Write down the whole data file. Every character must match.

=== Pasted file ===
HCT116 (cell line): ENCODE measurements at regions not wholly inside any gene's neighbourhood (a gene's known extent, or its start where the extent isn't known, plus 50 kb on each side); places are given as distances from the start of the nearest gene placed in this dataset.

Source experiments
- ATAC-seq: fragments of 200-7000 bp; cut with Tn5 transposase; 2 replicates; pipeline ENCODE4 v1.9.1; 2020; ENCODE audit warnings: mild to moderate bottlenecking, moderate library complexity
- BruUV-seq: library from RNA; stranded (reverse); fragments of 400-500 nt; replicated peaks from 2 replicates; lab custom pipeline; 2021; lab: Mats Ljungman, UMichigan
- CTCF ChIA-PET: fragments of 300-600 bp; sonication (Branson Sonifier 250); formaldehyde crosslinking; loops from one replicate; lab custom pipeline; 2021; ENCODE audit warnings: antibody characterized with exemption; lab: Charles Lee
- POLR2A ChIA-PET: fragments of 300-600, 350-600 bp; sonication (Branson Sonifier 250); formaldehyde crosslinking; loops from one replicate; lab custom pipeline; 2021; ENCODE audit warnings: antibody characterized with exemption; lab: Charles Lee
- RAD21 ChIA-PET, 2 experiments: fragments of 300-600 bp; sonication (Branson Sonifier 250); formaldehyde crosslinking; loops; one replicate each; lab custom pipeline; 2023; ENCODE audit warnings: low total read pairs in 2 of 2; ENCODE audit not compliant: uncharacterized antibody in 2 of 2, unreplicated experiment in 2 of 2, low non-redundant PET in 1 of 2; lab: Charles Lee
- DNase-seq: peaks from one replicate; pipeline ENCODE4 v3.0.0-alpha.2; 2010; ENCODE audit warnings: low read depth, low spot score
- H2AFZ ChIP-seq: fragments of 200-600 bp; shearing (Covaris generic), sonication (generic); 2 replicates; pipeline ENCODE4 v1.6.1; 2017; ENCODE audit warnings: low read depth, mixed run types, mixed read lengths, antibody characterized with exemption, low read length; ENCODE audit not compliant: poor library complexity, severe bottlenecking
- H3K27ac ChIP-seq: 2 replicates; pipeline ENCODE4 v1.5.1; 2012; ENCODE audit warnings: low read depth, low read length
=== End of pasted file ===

HCT116 (cell line): ENCODE measurements at regions not wholly inside any gene's neighbourhood (a gene's known extent, or its start where the extent isn't known, plus 50 kb on each side); places are given as distances from the start of the nearest gene placed in this dataset.

Source experiments
- ATAC-seq: fragments of 200-7000 bp; cut with Tn5 transposase; 2 replicates; pipeline ENCODE4 v1.9.1; 2020; ENCODE audit warnings: mild to moderate bottlenecking, moderate library complexity
- BruUV-seq: library from RNA; stranded (reverse); fragments of 400-500 nt; replicated peaks from 2 replicates; lab custom pipeline; 2021; lab: Mats Ljungman, UMichigan
- CTCF ChIA-PET: fragments of 300-600 bp; sonication (Branson Sonifier 250); formaldehyde crosslinking; loops from one replicate; lab custom pipeline; 2021; ENCODE audit warnings: antibody characterized with exemption; lab: Charles Lee
- POLR2A ChIA-PET: fragments of 300-600, 350-600 bp; sonication (Branson Sonifier 250); formaldehyde crosslinking; loops from one replicate; lab custom pipeline; 2021; ENCODE audit warnings: antibody characterized with exemption; lab: Charles Lee
- RAD21 ChIA-PET, 2 experiments: fragments of 300-600 bp; sonication (Branson Sonifier 250); formaldehyde crosslinking; loops; one replicate each; lab custom pipeline; 2023; ENCODE audit warnings: low total read pairs in 2 of 2; ENCODE audit not compliant: uncharacterized antibody in 2 of 2, unreplicated experiment in 2 of 2, low non-redundant PET in 1 of 2; lab: Charles Lee
- DNase-seq: peaks from one replicate; pipeline ENCODE4 v3.0.0-alpha.2; 2010; ENCODE audit warnings: low read depth, low spot score
- H2AFZ ChIP-seq: fragments of 200-600 bp; shearing (Covaris generic), sonication (generic); 2 replicates; pipeline ENCODE4 v1.6.1; 2017; ENCODE audit warnings: low read depth, mixed run types, mixed read lengths, antibody characterized with exemption, low read length; ENCODE audit not compliant: poor library complexity, severe bottlenecking
- H3K27ac ChIP-seq: 2 replicates; pipeline ENCODE4 v1.5.1; 2012; ENCODE audit warnings: low read depth, low read length